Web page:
Learn the important cells and hormones that are working together to control your blood pressure! Rishi is a pediatric infectious disease physician and works at Khan Academy. Created by Rishi Desai.
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For everyone wondering about ACE (Angiotensin Converting Enzym), its on the surface of the Endothlial cells which he describes at 7:20. Or you can kinda say that ACE is released by Endothelial cells but they are still attatched to the walls of the vessels.
"CHOPS OFF A BIG HUNK! and if that doesn't wake you up, I don't know what will."
Funny thing is that I was laying in bed, all comfy, my eyes closed, just about to drift off into dreamland, and that woke me the heck up thank you very much
I'm a little confused about what actually induces renin secretion. Other than sympathetic innervation, you also mention a drop in blood pressure as well as a drop in Sodium concentration (in tubule fluid or in blood? Not necessarily the same thing). I have read that the decrease in blood pressure is actually detected by baroreceptors in the afferent arteriols in the kidney, not by the JG cells. Does anyone know?
Also, I have read that the macula densa detects a decrease in sodium as you say, but also a decrease in blood perfusion to the kidney. Both of these factors will induce Renin-secretion. Does anyone know about this blood perfusion to the macula densa thing? Or is it just misinterpreted to the drop in blood pressure?
erik wennberg actually when the bp gets high initially the gfr increases causing more nacl to to be filtered so if the GFR is high fluid goes through tubules faster and there is less time for nacl to be reabsorbed from the PCT into the peritubular capillaries and when this high nacl reaches the macula dense it causes vasoconstriction of the afferent arterioles through vaso active substances thus decreasing GFR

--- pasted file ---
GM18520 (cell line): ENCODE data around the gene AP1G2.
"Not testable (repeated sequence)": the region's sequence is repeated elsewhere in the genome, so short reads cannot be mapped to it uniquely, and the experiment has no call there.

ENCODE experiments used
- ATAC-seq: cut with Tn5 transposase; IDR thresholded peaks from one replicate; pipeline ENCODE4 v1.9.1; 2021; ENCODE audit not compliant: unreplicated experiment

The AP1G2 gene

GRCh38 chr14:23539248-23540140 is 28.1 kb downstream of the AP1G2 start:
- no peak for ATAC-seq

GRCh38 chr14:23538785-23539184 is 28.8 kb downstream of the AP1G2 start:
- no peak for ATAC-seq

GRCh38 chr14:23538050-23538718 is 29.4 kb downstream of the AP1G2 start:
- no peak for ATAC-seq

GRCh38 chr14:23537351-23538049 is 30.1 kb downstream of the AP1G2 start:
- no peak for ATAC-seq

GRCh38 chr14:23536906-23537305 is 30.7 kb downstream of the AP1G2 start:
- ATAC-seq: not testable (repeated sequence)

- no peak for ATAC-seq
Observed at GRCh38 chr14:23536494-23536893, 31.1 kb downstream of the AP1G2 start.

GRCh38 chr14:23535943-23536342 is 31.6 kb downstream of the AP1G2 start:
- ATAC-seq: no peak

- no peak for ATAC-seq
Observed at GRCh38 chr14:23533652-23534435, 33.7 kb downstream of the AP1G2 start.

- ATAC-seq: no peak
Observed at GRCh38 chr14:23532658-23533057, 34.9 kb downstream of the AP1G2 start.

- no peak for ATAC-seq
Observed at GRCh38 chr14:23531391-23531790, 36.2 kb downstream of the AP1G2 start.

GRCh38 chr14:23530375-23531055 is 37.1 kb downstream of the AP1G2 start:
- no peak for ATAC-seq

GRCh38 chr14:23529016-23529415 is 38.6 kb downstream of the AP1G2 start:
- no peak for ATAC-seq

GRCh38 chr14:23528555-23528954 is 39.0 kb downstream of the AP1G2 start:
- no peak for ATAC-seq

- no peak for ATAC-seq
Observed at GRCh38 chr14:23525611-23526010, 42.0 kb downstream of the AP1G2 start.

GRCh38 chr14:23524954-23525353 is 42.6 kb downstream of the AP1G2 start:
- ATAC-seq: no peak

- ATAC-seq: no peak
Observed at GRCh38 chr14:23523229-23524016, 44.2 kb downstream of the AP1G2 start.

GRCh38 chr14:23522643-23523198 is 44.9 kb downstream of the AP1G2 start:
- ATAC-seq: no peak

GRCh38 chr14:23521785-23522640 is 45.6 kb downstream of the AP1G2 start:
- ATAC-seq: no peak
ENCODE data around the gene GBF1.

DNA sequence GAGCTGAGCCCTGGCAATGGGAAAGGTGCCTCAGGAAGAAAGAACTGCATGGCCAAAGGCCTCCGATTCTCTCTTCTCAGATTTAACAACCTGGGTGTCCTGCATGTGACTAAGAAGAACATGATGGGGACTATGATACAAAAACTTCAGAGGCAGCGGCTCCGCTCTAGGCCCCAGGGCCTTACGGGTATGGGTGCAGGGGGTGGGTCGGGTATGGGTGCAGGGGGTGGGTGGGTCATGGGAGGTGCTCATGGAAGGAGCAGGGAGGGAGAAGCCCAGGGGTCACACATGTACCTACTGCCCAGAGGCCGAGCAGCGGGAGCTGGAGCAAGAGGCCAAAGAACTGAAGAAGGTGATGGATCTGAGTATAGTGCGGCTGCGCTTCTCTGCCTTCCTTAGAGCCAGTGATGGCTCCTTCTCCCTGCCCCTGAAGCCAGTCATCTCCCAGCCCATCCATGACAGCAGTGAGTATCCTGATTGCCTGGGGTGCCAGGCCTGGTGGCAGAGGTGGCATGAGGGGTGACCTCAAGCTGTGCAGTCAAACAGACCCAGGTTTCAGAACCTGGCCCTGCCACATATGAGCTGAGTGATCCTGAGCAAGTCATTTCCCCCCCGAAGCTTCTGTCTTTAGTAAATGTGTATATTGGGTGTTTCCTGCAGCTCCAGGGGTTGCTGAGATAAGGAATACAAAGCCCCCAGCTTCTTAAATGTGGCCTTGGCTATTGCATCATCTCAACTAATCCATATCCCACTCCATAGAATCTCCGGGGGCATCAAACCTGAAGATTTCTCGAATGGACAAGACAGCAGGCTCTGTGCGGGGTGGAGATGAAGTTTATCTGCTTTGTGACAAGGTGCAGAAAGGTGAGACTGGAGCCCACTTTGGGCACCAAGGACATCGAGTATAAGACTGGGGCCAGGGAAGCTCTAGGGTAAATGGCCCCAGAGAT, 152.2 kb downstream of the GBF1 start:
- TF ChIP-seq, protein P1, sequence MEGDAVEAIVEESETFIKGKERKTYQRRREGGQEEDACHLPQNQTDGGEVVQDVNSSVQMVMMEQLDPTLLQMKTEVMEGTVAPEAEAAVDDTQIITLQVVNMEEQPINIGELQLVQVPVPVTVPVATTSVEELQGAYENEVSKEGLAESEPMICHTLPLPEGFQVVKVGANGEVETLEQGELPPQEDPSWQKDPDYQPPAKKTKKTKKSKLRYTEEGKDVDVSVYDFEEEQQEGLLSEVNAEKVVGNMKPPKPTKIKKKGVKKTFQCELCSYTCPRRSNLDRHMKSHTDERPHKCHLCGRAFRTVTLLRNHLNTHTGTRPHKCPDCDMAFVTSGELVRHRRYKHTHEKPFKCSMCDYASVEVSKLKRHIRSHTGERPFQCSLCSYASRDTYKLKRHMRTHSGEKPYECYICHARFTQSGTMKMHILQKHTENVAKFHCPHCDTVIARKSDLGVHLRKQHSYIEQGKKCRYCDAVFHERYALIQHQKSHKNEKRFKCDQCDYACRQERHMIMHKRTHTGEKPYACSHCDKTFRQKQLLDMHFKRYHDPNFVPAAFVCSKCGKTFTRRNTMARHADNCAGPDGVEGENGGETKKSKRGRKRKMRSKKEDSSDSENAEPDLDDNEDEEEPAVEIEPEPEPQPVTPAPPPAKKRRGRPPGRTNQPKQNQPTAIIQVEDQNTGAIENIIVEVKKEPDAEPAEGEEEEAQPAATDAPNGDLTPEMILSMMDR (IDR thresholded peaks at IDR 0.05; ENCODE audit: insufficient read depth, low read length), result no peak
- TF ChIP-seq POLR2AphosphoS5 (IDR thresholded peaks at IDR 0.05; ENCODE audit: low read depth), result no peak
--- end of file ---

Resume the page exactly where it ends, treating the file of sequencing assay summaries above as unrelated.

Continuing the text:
Not sure if this is right but surely if there was a decrease in blood perfusion it would cause a decrease in blood pressure? So the macula dense is picking up the decrease in blood perfusion and realising that there is a drop in blood pressure because of that. Could be wrong though.
I find it strange that ACE was never mentioned in this vid (especially due to clinical significance), but still a great overview. Loving the khan academy medicine videos as introductions to topics/study motivators. Thank you 👍🏼
could you please tell me ,so this Renin Angiostensin Aldosteron System is for activated renin angiostensin and aldosteron ,for example when that little guy ( renin ) knows that blood pressure is low ?so the renin have to activated for raise the blood pressure
+Nazmulur Rahman nazmul Sympathetic nerves innervate the afferent and efferent arterioles and receive signals from baroreceptors in the cardiovascular system (in the carotid sinus, aortic arch, etc) when extra cellular volume is low to secrete renin.
You are the BEST! You are helping me get through graduate school. You don't talk too fast, you break things down and make them fun, interesting and understandable. Also you have an amazingly great voice! Thank you so much for your videos
I really enjoy your videos, actually I think out of all khanacademy videos, yours are the best. You really make a lot of sense of things and help consolidate the info in my head. You really gave me a chuckle with your angiotensinogen face in this video.
+Jessica Lafferty I think "enzyme" explains exactly what renin is: a protein that catalyses a chemical reaction. I do see the point though, that since it is a chemical that has effects over long distances the term "hormone" is also appropriate. I reckon my lecturer was just splitting hairs, it's just semantics. Another good example is epinephrine and adrenaline being the same thing but being discovered for doing different jobs, one as a neurotransmitter, the other as a hormone.
wouldn't you say it seems to act as a hormone in ways within the kidney and as an enzyme in ways with angiotensinogen? Your point really made me think. Most people refer to renin as a hormone, I never realized it is generally considered an enzyme.
there other things that control bp ,ANP that is activated when bp is rised and there is hypernatemia/elivation of Na ion and then the ANP on right atria is activated and acts on the collactnig tube of the kidney and leads excration of Na and retenssion of Ka,2 the prostaglandin ,nitric oxid and so on
1. Yes, Going from A1 to A2 requires ACE
2. A2 has effects on the Prox. Conv. Tubule to reabsorb Na+ (this is not negligible)
3. Hypervolemia with Hyponatremia sounds like an SIADH type syndrome. In SIADH, GFR is high, so Renin levels are low. We will be doing an ANP video in the future to help describe its role.
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